With all of the distrust that has built towards Transparent California, it’s worth questioning whether the site is simply trying to increase public understanding of government compensation, or trying to forward a political agenda. Are the discrepancies between Transparent California and the SCO’s website simply matters of miscalculation, or intentional misrepresentations? Should you be concerned about government employee compensation packages becoming overly large?
PERS Inflation Disputes
One topic that has become hotly debated is the burden that the Public Employee Retirement System, or PERS, is placing on public funds. At the current moment, the PERS in California and Nevada both have very large debts to the employees who they are meant to compensate. The estimated pension obligations far exceed the current values of the assets of either agency, and some are blaming this on the overcompensation of government employees.
As a result, the state governments seem to be using more and more funds to pay down these pension obligations, taking away from the pool of funds that could be used for other purposes. Citizens have become outraged at the amount of money being paid into PERS, and are calling for reductions in pension compensation for public employees, often citing individuals’ salary and pension figures from Transparent California as evidence of overcompensation.
While certain citizens have claimed massive increases in PERS benefits in recent years, debaters on the other side of the argument have questioned the validity of the information on Transparent California. Left-wing activists have routinely asserted that the information on the site is skewed due to the political leanings of the California Public Policy Center and the Nevada Policy Research Institute, and is overexaggerating PERS benefit inflation in the two states.
However concerning increasing PERS debt obligations may be, it’s worth looking at the possible motivations that the creators of TransparentCalifornia.com might have for spreading biased or incorrect information about government compensation.
Should You Trust Transparent California?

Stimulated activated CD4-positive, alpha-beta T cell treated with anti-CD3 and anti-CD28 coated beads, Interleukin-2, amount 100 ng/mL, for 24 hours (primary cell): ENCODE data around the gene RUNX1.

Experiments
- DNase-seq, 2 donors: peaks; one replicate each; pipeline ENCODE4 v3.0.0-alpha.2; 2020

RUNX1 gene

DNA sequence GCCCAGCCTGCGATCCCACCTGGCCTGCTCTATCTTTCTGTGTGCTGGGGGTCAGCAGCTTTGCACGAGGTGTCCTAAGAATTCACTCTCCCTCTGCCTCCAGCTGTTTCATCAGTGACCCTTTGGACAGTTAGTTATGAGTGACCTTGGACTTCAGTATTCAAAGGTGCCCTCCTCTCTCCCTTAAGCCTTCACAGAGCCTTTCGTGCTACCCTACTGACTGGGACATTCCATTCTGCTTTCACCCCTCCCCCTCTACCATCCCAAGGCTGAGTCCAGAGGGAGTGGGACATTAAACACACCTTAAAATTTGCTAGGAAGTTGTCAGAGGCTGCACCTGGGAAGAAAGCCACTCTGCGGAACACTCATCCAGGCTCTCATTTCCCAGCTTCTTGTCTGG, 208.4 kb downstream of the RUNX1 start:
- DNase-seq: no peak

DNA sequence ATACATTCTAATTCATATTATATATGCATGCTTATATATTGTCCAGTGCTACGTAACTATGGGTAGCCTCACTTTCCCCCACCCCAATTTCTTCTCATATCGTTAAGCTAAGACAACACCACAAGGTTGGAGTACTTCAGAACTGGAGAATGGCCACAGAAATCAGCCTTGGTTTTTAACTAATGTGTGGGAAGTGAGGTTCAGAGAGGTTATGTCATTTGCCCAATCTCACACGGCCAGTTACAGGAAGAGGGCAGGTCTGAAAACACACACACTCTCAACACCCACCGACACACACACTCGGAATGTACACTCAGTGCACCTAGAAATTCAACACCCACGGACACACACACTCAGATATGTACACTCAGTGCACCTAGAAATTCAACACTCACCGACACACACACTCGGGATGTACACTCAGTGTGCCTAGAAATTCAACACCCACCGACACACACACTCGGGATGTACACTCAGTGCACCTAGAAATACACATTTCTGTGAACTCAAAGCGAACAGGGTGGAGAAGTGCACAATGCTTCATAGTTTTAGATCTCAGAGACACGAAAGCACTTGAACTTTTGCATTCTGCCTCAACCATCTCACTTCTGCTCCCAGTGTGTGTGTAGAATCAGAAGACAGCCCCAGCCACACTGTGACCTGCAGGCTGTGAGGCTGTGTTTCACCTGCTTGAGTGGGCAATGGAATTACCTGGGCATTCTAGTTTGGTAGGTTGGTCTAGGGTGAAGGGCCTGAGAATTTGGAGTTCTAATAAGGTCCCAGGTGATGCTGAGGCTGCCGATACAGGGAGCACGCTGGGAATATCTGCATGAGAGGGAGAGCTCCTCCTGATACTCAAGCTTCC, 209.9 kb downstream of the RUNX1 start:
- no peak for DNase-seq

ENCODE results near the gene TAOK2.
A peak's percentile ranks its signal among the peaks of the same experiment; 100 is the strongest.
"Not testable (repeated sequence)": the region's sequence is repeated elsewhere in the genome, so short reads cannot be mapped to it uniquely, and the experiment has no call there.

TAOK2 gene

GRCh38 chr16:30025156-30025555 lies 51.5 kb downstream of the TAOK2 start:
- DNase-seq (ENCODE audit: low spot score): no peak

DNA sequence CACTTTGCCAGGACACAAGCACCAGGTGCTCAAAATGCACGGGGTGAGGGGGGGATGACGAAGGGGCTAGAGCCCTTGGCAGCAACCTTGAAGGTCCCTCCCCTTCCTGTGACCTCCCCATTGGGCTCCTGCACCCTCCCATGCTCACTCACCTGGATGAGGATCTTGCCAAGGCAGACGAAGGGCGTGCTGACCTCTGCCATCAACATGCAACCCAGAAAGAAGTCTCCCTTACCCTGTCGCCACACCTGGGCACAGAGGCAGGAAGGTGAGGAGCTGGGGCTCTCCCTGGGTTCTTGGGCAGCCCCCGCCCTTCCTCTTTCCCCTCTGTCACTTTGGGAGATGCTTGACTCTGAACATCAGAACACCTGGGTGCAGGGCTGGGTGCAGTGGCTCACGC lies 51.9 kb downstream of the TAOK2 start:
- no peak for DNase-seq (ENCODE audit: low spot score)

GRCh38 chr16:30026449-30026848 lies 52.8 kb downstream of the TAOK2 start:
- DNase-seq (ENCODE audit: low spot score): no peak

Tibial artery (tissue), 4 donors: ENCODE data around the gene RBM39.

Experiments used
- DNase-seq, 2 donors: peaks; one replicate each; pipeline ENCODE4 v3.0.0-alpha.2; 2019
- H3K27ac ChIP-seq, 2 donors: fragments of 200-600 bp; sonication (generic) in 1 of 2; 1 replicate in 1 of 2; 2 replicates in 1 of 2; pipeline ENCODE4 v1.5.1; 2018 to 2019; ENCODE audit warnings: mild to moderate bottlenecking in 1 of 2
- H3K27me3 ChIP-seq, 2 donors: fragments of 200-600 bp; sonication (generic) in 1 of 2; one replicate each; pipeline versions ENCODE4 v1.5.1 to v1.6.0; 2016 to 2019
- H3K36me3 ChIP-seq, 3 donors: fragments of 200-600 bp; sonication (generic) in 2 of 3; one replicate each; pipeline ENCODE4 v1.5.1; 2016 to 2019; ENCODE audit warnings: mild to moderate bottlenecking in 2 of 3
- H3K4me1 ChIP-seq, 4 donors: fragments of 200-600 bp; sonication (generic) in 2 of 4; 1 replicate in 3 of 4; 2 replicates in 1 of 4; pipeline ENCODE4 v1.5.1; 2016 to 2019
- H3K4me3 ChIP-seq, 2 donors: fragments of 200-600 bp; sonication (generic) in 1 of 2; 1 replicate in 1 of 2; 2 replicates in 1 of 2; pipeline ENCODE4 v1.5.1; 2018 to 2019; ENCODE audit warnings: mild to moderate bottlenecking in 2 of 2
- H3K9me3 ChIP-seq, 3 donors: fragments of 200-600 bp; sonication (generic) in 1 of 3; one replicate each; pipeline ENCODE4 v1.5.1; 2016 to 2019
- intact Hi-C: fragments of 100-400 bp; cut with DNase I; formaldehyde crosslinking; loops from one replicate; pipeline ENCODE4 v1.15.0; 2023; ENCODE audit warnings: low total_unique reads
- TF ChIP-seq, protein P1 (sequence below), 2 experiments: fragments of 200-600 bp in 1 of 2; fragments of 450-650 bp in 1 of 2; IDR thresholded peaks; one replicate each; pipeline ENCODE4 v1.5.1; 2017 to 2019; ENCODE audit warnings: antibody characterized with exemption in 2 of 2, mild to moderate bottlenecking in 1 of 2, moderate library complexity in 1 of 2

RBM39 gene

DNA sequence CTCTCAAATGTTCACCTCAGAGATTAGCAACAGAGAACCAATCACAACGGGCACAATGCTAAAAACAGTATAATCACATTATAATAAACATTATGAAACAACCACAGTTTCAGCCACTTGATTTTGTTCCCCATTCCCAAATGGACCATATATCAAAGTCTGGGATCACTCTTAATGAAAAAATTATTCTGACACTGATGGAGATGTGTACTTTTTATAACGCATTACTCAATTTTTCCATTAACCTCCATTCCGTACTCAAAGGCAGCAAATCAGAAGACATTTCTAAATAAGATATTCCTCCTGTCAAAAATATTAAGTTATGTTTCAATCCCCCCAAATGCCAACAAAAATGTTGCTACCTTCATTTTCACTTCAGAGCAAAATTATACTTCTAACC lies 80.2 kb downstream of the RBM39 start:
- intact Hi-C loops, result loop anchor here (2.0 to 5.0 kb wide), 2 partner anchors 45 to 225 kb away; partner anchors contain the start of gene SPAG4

The clear political biases of the California Public Policy Center and the Nevada Policy Research Institute have caused great concern over whether or not the information on Transparent California is truly nonpartisan and representationally faithful. The Nevada Policy Research Institute, which is known to be funded by billionaires like David and Charles Koch, in particular seems to have a clear political agenda of transferring funds from the public to the private sector. Their mission statement also proclaims their devotion to eliminating “unnecessary governmental restrictions on the citizens and businesses of Nevada”.
While the free market motives of the Nevada Policy Research Institute are certainly not inherently bad, they do suggest that Transparent California could have some political bias baked into it. However, despite the fact that some of the information on the site has been proven inaccurate, these discrepancies could be easily explained by faulty record-keeping. Since all of the information on TransparentCalifornia.com is taken directly from government records, it seems unlikely that either of the think tanks responsible for the site would be able to skew this information in any overt way without destroying their credibility.
In my opinion, it seems likely that the information on Transparent California is as representationally faithful as it can be, with any inaccuracies being caused by miscalculations rather than intentional political biases. This information, however, is being used by columnists on both sides of the aisle to support their already foregone conclusions.
As with any publicly available information, political actors will try to use it to support their viewpoints, oftentimes misrepresenting the information. This does not make the information itself untrustworthy, but the way that it is being represented untrustworthy. In summary, I do think that the information on Transparent California is, for the most part, trustworthy. However, it is important to keep a close eye on anyone who might be trying to use this information to their own political ends, and it is important to watch out for information that might be inaccurate due to aging or incompleteness.